Smooth sailing on the Spirit of Tasmania

Published in On the Road

“Any firearms or fruit?” asks the quarantine officer at Port Melbourne.

“Just muffins” we say, and he waves us on with a smile.

It’s a reminder to us that we are leaving mainland Australia, now bound for Tasmania, where some things are different. And of course that difference is one of the many reasons we mainlanders all love visiting Tassie.

Spirit of Tasmania ferry

We are on the Spirit of Tasmania II, having decided to take the car on the ferry from Port Melbourne bound for Devonport. It’s the first time for us on the ferry. It was a tricky decision as the price point between the ferry and a fly/drive package was about on par at the time of booking. But because we were taking lots of bushwalking and cold weather gear the ease of having our own car won out. Plus, who doesn’t love a good, old-fashioned ferry trip?

Another selling point was that the ferry also promised a more relaxed mode of travel than air travel. In fact, I start feeling a sense of the delights of slow travel as soon as we drive into Port Melbourne, with its long promenade dotted with beachside pubs and cafes. We eat a delicious modern Middle Eastern meal at a refurbished pub turned casual waterfront bistro, Mr Lawrence at the London, which turns out to be the meal of the entire trip.

Boarding officially starts at 5pm but the booking office advised that we didn’t need to start queueing with the car until after 6pm. When we join the queue there are plenty of other cars, 4WD’s, RV’s, minivans and motorcyclists and everyone seems hell-bent on enjoying the great outdoors, with vehicles crammed with camping gear and fishing rods. Gradually the queue inches forward, but while we wait most people take the opportunity to get out of the car to stretch their legs and click away at the photogenic Melbourne skyline bathed in golden twilight.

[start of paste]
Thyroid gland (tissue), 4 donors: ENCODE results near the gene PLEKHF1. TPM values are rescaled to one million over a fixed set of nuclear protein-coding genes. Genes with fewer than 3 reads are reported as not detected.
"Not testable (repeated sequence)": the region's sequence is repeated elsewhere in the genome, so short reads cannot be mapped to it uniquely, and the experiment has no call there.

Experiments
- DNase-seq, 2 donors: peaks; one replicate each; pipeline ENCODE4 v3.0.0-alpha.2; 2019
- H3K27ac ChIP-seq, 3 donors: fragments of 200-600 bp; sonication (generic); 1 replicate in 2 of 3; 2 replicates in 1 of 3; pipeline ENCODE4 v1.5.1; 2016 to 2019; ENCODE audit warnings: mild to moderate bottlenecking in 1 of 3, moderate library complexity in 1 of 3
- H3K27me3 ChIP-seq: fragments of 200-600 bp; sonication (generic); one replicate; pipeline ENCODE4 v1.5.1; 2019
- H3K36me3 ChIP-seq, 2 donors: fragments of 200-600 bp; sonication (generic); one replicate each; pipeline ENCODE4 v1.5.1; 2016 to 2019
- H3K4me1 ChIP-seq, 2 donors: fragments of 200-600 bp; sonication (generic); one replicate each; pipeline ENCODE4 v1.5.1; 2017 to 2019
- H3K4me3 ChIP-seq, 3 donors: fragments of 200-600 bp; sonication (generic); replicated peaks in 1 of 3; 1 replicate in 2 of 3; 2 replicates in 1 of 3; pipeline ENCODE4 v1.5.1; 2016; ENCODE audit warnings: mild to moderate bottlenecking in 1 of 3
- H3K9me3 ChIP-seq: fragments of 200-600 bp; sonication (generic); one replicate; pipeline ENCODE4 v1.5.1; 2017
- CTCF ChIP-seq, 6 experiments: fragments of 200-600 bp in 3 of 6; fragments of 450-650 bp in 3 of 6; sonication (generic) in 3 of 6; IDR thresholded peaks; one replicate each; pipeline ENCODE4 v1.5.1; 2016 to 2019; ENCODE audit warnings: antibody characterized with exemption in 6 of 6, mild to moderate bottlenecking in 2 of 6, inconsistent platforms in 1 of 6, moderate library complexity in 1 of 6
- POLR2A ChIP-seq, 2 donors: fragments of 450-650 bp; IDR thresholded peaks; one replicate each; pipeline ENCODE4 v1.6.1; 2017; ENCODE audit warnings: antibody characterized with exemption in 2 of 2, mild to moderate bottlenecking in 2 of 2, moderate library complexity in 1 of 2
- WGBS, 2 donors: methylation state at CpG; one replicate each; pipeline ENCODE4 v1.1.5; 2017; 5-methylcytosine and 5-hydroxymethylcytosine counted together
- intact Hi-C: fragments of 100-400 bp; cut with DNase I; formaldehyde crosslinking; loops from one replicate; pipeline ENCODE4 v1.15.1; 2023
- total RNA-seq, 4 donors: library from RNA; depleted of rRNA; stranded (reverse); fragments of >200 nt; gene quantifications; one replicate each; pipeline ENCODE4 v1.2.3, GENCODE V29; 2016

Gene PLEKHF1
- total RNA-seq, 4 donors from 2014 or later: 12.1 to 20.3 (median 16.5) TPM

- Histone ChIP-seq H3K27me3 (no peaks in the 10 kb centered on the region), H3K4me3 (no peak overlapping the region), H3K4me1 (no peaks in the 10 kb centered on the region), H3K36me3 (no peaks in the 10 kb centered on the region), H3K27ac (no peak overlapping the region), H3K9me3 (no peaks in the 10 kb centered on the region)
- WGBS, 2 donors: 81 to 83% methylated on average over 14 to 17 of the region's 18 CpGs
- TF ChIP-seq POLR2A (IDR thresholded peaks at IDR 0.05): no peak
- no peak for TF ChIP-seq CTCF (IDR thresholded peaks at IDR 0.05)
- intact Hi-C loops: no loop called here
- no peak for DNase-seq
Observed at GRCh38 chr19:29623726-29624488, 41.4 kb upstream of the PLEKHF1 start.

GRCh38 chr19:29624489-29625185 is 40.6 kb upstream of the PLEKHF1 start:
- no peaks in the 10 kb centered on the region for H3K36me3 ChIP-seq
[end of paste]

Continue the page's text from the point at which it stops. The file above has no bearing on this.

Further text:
Gradually the queue lessens and it’s our turn to drive into the ship’s hull. The staff are expert at marshalling us and packing us in like sardines in the bowels of the ship (tip – make sure to remember what level your car is on).

We make our way to our cabin, which is small, as expected, but very clean and the bedding is a European style doona, which makes it feel bright and fresh. The shower could do with more heat, but I’m just being picky – any shower on a ferry is a bonus really.

As soon as we are on board (complete with muffins) it’s time to roam the ship.

There’s lots to explore, with a restaurant, gaming area, two cinemas, three bars, a tourism hub where staff can assist with information, last-minute accommodation and tours, National Park Passes and fishing licences. There is a Tasmanian produce tastings booth (on our voyage it was honey and whiskey), a reading room and a shop selling fast food and roadtrip supplies. Children are well catered for too with a kids’ jungle gym and games zone. The outdoor areas are extensive, with plenty of vantage points to look out to sea.

The staff are all very friendly, which is important as there’s many first-timers, like us, on board, as well as quite a lot of international tourists.

It’s been a hot day in Melbourne as we draw out of Melbourne, a lone jetskier follows us out through Port Phillip Bay and to the delight of passengers plays in the waves as we chug out of the bay.